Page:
Around 2:30pm on May 6th, Lou Barletta was seen posing for a photo on the steps of the Irem Temple Mosque on Franklin Street in Wilkes-Barre. A city chamber employee related that Barletta was there to see about options for saving the building, presumably with federal money.
According to a 2007 Times Leader article, the mosque building is owned by the Greater Wilkes-Barre Development Corp., an arm of the Greater Wilkes-Barre Chamber of Business and Industry, which has solicited bids to repair and "stabilize" the mosque.
However, a Shriner insignia bumper-sticker on the back of a nearby parked SUV, and the fact that the Irem Temple operates a website covering the history of the mosque building provides ample evidence that the masons (or whoever) have a significant interest in the renovation of the property.
Giving federal money for this old building that is predominantly appreciated by a private affluent club and political insiders is immoral and doesn't even garner a "welfare for the poor" socialistic justification. Moreover, the budget crisis attests that federal money ought to be too tight for such recreational upkeep.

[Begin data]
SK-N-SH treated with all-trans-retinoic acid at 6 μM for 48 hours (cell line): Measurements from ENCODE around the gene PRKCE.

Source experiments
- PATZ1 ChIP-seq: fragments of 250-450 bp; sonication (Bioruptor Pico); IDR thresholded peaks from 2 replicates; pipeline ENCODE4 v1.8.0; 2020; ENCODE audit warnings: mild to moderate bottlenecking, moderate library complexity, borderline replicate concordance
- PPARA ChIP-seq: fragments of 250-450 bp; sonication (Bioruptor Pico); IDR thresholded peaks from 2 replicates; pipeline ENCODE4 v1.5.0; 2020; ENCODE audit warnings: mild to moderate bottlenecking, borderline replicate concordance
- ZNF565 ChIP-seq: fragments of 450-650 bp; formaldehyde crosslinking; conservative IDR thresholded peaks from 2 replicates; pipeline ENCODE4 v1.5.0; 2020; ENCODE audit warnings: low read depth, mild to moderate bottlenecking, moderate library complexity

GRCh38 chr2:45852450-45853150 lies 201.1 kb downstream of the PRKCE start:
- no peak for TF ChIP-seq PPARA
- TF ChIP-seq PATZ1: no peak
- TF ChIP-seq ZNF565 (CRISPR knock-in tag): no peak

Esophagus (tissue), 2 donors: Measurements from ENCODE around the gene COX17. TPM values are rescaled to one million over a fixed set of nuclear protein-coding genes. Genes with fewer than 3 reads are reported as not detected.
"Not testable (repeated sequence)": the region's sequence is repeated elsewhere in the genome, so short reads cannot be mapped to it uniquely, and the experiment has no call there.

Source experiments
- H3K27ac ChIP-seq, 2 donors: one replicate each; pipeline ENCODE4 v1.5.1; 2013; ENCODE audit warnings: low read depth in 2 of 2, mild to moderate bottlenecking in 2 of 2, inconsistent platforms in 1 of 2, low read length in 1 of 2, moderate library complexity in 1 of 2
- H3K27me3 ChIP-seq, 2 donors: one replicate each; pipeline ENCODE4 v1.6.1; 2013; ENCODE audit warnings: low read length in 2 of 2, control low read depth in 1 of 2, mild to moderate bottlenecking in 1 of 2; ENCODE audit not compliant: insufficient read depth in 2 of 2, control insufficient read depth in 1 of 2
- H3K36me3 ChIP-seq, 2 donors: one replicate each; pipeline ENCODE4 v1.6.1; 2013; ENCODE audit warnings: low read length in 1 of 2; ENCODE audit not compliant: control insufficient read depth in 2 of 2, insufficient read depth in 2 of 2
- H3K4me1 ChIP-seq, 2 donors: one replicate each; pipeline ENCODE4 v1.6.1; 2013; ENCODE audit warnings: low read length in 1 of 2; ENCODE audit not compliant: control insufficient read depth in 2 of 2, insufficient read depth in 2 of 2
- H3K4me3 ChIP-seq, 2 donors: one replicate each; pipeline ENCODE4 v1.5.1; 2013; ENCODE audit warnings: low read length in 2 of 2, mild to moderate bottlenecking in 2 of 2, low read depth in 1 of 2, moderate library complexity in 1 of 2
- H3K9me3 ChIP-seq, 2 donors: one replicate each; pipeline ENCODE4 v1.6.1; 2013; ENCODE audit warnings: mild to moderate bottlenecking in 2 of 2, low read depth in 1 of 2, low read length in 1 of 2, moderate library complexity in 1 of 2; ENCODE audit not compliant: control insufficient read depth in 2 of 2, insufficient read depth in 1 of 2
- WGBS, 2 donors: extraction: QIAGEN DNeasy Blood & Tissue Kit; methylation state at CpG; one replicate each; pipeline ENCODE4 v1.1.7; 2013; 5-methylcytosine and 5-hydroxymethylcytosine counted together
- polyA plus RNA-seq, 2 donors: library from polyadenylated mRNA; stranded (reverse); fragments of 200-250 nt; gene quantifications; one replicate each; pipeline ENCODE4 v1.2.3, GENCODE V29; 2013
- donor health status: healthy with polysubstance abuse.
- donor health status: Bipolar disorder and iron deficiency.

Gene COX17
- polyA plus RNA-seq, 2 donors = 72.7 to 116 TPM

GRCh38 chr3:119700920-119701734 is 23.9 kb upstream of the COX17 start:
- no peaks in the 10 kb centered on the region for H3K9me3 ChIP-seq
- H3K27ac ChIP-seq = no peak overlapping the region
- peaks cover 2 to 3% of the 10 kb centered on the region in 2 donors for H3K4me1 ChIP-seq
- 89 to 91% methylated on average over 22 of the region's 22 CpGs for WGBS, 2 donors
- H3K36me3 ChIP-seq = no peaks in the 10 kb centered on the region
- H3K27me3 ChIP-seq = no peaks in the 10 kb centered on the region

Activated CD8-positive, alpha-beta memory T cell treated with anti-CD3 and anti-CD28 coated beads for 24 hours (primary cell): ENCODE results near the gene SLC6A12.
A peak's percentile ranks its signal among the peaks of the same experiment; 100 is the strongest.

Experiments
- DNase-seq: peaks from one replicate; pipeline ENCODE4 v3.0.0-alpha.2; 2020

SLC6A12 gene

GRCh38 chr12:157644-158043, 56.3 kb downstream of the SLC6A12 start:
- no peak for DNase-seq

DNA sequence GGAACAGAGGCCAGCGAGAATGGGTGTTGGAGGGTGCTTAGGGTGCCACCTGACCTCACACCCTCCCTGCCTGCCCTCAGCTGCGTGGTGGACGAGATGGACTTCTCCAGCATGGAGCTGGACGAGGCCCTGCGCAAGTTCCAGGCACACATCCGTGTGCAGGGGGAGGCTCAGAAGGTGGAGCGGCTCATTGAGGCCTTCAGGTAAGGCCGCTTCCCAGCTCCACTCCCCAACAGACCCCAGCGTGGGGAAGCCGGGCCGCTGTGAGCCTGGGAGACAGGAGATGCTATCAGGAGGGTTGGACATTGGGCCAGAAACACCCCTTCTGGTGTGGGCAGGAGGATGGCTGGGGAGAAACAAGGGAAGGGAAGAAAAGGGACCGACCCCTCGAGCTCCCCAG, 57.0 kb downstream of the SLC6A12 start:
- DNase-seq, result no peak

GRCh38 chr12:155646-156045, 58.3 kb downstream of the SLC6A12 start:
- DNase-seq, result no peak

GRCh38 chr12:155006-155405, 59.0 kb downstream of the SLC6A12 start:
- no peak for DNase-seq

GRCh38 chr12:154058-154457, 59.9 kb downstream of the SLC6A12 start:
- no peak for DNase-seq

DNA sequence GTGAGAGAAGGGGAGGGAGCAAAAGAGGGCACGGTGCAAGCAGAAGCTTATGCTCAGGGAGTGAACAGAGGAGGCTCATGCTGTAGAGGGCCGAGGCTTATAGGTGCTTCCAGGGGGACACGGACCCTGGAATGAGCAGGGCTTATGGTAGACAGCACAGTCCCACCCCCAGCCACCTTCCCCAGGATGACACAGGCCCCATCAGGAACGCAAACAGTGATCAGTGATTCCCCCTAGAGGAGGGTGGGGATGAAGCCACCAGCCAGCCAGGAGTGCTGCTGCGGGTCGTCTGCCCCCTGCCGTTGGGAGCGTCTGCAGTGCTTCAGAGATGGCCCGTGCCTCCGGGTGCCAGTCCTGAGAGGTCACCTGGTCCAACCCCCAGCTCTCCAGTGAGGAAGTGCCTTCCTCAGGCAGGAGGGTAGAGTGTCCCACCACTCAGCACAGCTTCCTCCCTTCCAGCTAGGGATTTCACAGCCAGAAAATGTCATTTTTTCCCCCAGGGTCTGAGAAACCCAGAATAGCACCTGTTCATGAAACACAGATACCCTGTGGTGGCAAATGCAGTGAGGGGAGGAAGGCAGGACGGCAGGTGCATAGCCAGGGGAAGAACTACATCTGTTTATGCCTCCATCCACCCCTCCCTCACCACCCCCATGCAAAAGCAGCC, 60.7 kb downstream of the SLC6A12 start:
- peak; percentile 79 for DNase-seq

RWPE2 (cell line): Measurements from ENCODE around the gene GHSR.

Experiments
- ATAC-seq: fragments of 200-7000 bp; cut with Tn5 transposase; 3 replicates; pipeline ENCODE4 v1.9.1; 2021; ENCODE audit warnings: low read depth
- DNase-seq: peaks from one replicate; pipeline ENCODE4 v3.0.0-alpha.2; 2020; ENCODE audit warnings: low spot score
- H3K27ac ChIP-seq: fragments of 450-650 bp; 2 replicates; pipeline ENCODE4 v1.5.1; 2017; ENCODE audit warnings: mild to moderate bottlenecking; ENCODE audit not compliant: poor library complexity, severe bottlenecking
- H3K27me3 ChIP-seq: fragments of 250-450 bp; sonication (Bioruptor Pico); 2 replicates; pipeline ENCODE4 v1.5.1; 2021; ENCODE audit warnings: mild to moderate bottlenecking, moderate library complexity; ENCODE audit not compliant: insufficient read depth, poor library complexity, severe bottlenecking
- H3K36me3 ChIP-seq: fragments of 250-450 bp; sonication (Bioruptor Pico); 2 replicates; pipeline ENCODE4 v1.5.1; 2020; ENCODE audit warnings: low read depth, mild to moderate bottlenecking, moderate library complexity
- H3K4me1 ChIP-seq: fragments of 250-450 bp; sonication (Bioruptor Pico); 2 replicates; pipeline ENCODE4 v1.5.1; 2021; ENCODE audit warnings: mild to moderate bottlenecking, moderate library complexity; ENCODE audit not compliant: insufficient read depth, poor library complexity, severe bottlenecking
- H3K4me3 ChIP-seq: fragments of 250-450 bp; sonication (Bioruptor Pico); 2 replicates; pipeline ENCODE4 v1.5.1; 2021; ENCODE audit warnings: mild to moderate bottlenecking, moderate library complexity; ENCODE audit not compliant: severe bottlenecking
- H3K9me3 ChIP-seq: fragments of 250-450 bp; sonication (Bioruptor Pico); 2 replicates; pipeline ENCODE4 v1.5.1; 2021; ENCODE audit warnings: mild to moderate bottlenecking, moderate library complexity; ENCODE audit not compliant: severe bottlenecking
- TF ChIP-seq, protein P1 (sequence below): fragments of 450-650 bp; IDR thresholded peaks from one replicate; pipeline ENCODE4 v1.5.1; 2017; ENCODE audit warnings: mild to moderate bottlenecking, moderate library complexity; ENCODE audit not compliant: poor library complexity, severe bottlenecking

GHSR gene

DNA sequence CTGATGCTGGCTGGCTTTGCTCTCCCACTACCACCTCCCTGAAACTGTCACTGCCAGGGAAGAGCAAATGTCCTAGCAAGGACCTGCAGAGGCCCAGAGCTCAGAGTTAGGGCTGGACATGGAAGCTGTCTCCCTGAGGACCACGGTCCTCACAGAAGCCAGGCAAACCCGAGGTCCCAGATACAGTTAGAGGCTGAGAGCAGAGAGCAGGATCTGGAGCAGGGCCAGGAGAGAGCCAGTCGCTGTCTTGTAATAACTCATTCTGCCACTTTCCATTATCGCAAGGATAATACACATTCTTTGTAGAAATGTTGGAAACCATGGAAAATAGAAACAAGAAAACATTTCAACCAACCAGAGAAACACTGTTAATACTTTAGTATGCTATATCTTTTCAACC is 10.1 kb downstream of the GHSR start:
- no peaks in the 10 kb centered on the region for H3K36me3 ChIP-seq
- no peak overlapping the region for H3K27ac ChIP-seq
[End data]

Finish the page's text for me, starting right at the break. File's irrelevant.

Here's an idea. Sell the building. But, if the chamber tries to sell the building, it will clamor for more money anyway in order to prep it for sale.
Supposing they can sell the building without gobbling up beaucoup d' tax dollars for "stabilization" beforehand, then maybe they can sell it to the many robed Mohammedans in the area, who probably would take a mock mosque over no mosque at all. On the downside, Mohammedan owners may get the idea from the minarets to drone out their calls to prayer, which would make for an odd scene at nearby King's College--with the college's hourly bells tolls accompanied by Islamic droning in the background. It would be an Interfaith cacophony--in addition to proverbial Interfaith cacophonies already reverberating throughout the college.
Regardless, the mosque building should receive no federal money, and the City of Wilkes-Barre along with the chamber are misguided to seek such funds when the road the mosque sits on, Franklin Street, is a gauntlet of bumps and pot holes like many other roads in Wilkes-Barre.
If you don't want a sequel to the Hotel Sterling debacle, then contact Lou Barletta and tell him not to graft or earmark money for the building.